Direct oxygen delivery with high-oxygen-affiliative materials is one of the most promising methods to increase tumor oxygenation for various cancer therapy [23]. Perfluorocarbons (PFCs), a kind of chemically inactive and nontoxic compound, have been widely utilized as an innovative material in artificial oxygen vectors owing to their high oxygen-carrying capacity and superior biocompatibility [24,25,26,27]. PFCs can dissolve a large amount of oxygen through the gaseous diffusion process, and transport oxygen through passive diffusion in oxygen-deficient areas [28]. The oxygen solubility of PFCs is proportional to the partial pressure of the oxygen, so oxygen can be released from it under hypoxia quickly. We previously designed an oxygen­enriching perfluorocarbon nanosystem, PFC@Lipo, to overcome hypoxia and enhance photothermal-chemotherapy and immunotherapy [29, 30]. Nevertheless, to date, few if any PFCs nanocarriers with an oxygen-delivering ability to reverse tumor hypoxia and sensitize gene therapy have been reported.

Accordingly, we proposed here a staged therapeutic strategy. Firstly, to alleviate hypoxia, the PFOB liposomes loaded oxygen (expressed as O2@PL) were applied to deliver oxygen to the hypoxic tumor sites. Then we used endoplasmic reticulum targeting cationic liposomes, PAR-Lipo, to efficiently delivery tumor suppressor gene pTP53 [31]. In our previous study, PAR-Lipo exhibited excellent gene delivery and transfection capacity under normoxia [32, 33]. In this work, we first examined the transfection efficiency of various commonly used gene vectors under normoxia and hypoxia, and further investigated the synergistic effect of oxygen with gene therapy in suppressing tumor growth (Scheme 1). Obtained results indicated that our strategy effectively broke the restriction of hypoxia on gene therapy and greatly delayed tumor growth. To the best of our knowledge, the present work is the first attempt to utilize oxygen to rescue the rare expression of tumor suppressor genes, which may be beneficial to the further clinical application of gene therapy in tumor treatment.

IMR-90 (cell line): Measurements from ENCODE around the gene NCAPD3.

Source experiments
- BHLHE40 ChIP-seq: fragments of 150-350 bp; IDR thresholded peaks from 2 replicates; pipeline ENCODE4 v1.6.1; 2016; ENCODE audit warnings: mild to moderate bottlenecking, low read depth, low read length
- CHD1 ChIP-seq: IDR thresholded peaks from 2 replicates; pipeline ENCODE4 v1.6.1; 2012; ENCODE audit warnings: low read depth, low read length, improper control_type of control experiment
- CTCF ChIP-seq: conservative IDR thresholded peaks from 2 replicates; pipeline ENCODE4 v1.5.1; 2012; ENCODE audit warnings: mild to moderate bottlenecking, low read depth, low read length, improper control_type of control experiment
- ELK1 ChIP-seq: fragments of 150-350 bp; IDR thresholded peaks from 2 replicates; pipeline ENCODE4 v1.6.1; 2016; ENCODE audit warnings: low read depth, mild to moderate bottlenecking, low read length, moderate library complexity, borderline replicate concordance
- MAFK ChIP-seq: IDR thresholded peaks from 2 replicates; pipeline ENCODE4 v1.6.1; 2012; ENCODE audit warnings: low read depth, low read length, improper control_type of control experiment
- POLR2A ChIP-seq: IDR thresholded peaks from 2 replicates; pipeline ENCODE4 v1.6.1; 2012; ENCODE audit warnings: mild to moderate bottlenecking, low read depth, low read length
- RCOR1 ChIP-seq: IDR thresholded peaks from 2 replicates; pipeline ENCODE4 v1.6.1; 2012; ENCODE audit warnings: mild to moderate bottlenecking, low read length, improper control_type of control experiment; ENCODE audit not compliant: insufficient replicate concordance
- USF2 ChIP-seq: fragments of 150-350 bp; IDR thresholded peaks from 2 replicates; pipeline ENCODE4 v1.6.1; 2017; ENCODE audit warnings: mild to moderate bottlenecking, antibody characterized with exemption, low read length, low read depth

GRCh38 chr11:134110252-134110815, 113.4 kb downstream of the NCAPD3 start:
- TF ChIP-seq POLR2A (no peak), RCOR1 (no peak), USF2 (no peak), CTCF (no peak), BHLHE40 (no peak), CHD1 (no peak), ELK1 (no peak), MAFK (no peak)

Scheme 1
scheme 1

Schematic illustration of O2@PL enhanced oxygen levels and reversal of hypoxia-induced transfection efficiency suppression

Results

Characteristics of PFOB@Lipo and capacity to relieve hypoxia in vitro

In this study, we prepared PFOB@Lipo by the thin film dispersion method. As seen in the transmission electron microscopy (TEM) image, PFOB@Lipo were rather uniform and spherical (Fig. 1A), with an average diameter of 190 nm determined by dynamic light scattering (DLS) (Fig. 1B), and this value did not change after 14 days of storage, suggesting the long-term stability of the PFOB@Lipo in phosphate-buffered saline (PBS) (Fig. 1C). Owing to the superior oxygen dissolving ability of PFOB, we speculated that PFOB@Lipo should have the potential to deliver oxygen. To determine the oxygen-storing capacity and oxygen release behavior, different samples including PFOB@Lipo, PFOB and PBS were pre-oxygenated, and respectively added to anaerobic culture medium. Oxygen release process was monitored by oxygen electrode. Obviously, PFOB@Lipo had the highest increase in oxygen content and the slowest oxygen release (Fig. 1D). Such phenomenon may be beneficial for sustained oxygen release in hypoxic tumor sites. 48 h cytotoxicity was measured by the MTT assay. PFOB@Lipo had no direct killing effect on tumor cells under either normoxic or hypoxic conditions (Fig. 1E).

Fig. 1
figure 1

Characterization and cell cytotoxicity of PFOB@Lipo. A TEM image of PFOB@Lipo. Scale bar, 200 nm. B Particle size of the PFOB@Lipo determined by DLS. C Change in particle size of PFOB@Lipo stored at 4 °C for 14 days. D Dissolved oxygen measurement results of PFOB@Lipo, PFOB and PBS after oxygenation for 15 min. E Cell viability of MCF-7 cells incubated with different concentration of PFOB@Lipo. All error bars are expressed as ± SD, n = 5

Low transfection efficiency was caused by translational repression